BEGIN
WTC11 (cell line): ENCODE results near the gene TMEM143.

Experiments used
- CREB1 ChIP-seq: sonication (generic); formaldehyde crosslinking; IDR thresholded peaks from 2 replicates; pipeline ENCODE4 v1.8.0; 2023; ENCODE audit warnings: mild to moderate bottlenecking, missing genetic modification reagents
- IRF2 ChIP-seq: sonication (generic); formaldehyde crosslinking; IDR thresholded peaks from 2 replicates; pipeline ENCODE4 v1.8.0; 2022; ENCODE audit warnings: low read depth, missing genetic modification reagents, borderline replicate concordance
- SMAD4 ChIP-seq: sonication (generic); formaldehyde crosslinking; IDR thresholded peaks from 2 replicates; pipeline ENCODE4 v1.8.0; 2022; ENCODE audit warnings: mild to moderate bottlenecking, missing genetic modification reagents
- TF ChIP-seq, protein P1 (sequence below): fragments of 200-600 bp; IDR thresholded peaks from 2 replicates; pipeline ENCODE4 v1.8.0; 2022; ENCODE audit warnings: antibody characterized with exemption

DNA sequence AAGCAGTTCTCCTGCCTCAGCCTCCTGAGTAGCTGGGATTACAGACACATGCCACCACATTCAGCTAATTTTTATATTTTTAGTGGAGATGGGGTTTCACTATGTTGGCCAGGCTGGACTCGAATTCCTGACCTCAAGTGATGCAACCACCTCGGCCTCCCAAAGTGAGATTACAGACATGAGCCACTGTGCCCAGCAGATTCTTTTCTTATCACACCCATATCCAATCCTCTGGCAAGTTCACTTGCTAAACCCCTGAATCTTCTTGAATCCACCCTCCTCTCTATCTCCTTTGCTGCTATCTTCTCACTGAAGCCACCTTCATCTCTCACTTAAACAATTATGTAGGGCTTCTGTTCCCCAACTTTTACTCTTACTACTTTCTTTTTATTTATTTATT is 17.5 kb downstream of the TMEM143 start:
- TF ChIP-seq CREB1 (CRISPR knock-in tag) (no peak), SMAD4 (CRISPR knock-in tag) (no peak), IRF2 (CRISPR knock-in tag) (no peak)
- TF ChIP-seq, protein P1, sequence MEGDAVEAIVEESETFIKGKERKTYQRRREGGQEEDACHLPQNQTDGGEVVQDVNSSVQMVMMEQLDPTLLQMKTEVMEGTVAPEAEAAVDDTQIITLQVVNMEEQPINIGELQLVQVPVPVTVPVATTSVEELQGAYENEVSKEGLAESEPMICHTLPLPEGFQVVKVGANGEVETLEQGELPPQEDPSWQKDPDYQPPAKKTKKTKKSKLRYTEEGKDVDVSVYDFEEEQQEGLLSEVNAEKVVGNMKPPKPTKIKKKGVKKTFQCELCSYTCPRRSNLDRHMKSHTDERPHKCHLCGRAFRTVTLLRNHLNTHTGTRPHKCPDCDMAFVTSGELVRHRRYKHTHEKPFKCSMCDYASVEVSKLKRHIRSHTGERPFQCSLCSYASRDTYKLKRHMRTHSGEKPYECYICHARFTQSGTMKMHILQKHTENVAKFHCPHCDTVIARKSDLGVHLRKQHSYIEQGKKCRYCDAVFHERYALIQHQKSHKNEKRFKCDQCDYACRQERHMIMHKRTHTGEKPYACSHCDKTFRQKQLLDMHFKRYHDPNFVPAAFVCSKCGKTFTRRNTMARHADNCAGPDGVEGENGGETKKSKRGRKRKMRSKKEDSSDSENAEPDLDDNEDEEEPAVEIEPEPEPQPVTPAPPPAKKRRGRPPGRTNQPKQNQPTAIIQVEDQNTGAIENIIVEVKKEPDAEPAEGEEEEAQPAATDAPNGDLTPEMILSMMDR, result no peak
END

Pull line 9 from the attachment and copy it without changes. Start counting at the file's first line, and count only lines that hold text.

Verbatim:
- TF ChIP-seq, protein P1, sequence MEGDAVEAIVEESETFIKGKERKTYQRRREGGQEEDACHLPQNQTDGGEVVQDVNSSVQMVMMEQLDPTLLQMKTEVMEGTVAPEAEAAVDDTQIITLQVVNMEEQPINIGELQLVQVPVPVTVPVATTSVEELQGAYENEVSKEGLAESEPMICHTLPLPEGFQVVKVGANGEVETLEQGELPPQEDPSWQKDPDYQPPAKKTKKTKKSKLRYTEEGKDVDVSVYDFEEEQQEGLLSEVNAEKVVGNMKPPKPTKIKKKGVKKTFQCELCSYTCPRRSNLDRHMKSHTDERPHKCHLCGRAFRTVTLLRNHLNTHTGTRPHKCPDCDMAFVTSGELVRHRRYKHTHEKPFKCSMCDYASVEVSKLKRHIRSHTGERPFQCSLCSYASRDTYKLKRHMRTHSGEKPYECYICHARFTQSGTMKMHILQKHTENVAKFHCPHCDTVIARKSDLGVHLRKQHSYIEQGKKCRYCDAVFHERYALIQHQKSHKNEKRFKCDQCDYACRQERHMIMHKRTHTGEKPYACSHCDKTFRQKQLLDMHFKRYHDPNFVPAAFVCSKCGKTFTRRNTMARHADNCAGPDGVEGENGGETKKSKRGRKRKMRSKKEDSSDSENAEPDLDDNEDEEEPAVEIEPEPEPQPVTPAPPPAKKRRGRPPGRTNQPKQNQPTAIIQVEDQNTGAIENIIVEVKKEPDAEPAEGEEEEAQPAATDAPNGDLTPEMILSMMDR, result no peak